All of the cycling events at the forthcoming Tokyo Olympics will be held without spectators following a rise in Covid-19 cases in Japan.
The delayed Games starts in just over a fortnight on July 24, with the men’s and women’s road races one of the first events to award medals.
It was planned that stadia would be up to 50% full or house a maximum of 10,000 fans, but with a new wave of the pandemic underway in the country – particularly in its capital – the government have intervened and announced that fans will no longer be allowed to attend.
Only Japanese residents would have been able to witness the Games, but now all events across all sports will take place behind closed doors.
A new state of emergency in Tokyo will be in place between July 12 and August 22, with bars and restaurants forced to shut before 8pm and being banned from serving alcohol.
It is a blow for athletes who have enjoyed seeing fans return to sports stadiums in recent months, albeit in reduced capacity.
The routes for the men’s and women’s road races take in areas outside of Tokyo, and the open-air nature of the sport means that fans will still be likely to witness the event from the roadside, although fan congregation will be forbidden.
The undulating 234km men’s road race takes place on July 24, with the women’s event running a day later.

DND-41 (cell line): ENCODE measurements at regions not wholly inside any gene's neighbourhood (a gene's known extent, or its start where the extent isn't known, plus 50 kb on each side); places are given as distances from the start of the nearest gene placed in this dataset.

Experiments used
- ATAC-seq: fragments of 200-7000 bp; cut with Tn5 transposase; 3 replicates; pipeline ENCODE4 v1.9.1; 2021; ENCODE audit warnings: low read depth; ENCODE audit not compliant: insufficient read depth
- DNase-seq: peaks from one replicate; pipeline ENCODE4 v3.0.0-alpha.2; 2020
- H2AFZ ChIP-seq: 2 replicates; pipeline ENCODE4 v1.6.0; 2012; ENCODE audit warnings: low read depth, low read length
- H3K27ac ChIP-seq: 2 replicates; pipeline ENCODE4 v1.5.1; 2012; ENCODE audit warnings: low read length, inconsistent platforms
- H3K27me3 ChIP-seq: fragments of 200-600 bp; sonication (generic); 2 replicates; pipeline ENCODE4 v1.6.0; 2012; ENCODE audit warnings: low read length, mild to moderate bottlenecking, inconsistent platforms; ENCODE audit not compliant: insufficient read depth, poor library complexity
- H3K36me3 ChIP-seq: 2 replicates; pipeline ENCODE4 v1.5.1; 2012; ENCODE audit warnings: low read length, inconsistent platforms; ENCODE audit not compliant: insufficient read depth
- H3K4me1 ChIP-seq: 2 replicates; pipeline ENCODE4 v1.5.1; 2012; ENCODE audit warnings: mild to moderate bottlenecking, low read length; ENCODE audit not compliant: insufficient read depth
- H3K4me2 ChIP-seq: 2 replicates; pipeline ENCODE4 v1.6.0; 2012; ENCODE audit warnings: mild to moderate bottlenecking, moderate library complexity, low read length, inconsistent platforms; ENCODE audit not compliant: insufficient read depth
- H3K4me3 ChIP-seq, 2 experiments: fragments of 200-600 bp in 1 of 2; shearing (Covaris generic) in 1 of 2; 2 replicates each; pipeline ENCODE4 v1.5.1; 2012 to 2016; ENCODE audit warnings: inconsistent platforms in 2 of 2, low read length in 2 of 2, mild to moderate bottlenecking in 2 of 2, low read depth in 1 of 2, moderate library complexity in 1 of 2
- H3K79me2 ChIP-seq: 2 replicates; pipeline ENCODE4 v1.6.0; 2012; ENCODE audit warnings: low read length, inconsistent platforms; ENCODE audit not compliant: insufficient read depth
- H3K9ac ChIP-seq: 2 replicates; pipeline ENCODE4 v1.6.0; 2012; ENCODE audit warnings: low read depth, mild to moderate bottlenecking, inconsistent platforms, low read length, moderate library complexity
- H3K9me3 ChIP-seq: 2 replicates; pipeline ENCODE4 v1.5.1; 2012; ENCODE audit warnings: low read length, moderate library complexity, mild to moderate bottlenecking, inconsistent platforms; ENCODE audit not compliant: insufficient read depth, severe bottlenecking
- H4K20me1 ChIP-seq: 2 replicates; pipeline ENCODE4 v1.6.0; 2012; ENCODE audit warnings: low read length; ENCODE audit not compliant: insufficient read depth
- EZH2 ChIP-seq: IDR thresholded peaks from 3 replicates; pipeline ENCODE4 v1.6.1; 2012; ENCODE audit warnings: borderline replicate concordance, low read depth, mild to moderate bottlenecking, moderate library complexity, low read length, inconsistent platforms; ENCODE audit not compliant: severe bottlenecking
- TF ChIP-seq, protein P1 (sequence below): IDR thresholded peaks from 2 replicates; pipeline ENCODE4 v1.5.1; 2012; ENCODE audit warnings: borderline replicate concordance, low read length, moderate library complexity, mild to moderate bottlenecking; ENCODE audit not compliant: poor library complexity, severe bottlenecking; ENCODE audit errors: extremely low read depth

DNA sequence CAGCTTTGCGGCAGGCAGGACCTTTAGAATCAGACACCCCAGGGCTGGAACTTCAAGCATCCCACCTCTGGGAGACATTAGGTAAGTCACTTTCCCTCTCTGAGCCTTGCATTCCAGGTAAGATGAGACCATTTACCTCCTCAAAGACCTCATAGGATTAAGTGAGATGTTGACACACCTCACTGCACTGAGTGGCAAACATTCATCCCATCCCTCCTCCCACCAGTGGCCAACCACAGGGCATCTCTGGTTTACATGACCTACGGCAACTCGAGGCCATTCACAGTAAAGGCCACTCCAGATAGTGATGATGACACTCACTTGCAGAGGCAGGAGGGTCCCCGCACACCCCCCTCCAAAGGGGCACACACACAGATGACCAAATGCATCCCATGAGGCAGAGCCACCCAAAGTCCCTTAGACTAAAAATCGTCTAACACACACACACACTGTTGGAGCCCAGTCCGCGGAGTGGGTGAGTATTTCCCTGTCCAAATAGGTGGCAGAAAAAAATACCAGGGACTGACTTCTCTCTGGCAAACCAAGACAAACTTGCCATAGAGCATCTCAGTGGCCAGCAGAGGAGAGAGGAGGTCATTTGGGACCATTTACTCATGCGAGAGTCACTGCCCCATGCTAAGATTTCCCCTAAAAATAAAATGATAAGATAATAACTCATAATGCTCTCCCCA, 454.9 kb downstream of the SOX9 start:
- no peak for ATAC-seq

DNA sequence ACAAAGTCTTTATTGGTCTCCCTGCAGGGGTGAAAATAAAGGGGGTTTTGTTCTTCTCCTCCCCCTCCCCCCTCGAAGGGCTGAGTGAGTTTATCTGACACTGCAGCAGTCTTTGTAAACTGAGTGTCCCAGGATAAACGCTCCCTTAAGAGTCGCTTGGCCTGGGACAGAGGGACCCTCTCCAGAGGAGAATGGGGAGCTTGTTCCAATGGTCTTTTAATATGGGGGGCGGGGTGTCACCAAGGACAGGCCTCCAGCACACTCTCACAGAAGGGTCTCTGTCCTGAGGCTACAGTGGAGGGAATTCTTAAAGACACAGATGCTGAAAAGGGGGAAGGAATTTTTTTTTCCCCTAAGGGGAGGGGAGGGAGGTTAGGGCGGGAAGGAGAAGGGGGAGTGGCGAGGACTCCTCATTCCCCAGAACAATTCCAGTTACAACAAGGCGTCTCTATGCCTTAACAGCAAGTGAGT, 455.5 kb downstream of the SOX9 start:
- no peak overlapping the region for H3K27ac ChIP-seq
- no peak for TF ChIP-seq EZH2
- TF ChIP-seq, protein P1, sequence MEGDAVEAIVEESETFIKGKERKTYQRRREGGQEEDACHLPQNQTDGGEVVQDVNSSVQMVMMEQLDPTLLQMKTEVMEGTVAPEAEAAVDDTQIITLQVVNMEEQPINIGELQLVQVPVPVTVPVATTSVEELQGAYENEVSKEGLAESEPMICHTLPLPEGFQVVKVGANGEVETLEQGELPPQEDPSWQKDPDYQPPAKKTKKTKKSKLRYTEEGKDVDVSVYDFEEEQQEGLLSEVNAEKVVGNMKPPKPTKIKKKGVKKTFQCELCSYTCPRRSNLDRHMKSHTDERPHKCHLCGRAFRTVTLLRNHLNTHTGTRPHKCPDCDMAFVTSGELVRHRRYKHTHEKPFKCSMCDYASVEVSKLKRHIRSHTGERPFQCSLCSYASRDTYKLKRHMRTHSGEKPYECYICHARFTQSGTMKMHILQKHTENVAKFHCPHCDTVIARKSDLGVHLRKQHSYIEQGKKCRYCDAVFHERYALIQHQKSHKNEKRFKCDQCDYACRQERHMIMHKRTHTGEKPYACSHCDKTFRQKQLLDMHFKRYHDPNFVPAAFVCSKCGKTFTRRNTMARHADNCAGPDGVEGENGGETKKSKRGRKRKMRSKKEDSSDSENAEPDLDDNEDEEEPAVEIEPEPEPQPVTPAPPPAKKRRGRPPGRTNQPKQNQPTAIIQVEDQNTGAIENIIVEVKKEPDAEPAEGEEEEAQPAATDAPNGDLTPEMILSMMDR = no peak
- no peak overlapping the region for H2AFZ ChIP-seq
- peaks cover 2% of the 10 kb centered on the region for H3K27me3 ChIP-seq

Great Britain will be led by Adam and Simon Yates alongside Geraint Thomas and Tao Geoghegan Hart, while Belgium take a strong team that includes Remco Evenepoel, Wout van Aert and 2016 Olympic champion Greg van Avermaet.
The women’s 137km race is a day later on July 25, and Lizzie Deignan will lead British hopes.
Both individual time trials will happen on Wednesday, July 28, before action in the velodrome gets underway on August 2 and runs until August 8.
Toyko 2020 president Seiko Hashimoto apologised to fans who had bought tickets, saying: “It is regrettable that we are delivering the Games in a very limited format, facing the spread of coronavirus infections.
“I am sorry to those who purchased tickets and everyone in local areas.”
In the last three Olympics, Great Britain have topped the medal table in the cycling events, but with the emergence of yet more stronger nations – particularly Denmark in the men’s team pursuit – it is less likely that the British team will occupy the head of the rankings this time around.